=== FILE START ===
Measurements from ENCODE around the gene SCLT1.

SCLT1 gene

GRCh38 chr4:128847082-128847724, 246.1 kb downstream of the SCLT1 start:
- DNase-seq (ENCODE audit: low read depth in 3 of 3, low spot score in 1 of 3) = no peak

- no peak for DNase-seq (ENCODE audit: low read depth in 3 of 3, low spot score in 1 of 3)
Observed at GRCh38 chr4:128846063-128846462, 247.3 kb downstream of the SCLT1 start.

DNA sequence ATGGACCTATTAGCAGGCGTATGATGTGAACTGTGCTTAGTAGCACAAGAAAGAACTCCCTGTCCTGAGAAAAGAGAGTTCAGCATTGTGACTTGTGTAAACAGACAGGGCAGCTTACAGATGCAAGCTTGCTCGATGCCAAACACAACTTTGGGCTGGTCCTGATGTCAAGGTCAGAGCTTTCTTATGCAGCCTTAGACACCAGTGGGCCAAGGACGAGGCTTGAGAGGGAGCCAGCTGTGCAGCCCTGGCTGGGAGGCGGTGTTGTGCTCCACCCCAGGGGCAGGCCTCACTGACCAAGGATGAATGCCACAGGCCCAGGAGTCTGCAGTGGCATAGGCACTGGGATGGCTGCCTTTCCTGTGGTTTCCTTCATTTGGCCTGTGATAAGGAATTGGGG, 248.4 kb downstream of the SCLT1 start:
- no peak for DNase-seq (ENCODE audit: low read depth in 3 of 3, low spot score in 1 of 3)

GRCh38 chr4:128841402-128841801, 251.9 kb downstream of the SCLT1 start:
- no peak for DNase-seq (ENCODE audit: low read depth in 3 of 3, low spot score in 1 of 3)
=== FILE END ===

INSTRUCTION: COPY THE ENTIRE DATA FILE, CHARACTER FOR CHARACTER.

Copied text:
Measurements from ENCODE around the gene SCLT1.

SCLT1 gene

GRCh38 chr4:128847082-128847724, 246.1 kb downstream of the SCLT1 start:
- DNase-seq (ENCODE audit: low read depth in 3 of 3, low spot score in 1 of 3) = no peak

- no peak for DNase-seq (ENCODE audit: low read depth in 3 of 3, low spot score in 1 of 3)
Observed at GRCh38 chr4:128846063-128846462, 247.3 kb downstream of the SCLT1 start.

DNA sequence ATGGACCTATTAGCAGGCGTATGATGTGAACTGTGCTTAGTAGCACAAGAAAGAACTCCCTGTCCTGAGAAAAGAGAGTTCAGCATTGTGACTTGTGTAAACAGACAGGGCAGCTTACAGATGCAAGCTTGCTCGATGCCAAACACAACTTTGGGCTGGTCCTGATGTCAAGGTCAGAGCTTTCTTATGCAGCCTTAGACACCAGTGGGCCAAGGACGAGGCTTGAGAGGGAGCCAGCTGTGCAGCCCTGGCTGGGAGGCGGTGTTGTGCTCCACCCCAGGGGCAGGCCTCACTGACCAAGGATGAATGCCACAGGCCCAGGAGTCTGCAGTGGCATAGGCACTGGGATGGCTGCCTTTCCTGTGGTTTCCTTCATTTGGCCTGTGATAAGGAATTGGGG, 248.4 kb downstream of the SCLT1 start:
- no peak for DNase-seq (ENCODE audit: low read depth in 3 of 3, low spot score in 1 of 3)

GRCh38 chr4:128841402-128841801, 251.9 kb downstream of the SCLT1 start:
- no peak for DNase-seq (ENCODE audit: low read depth in 3 of 3, low spot score in 1 of 3)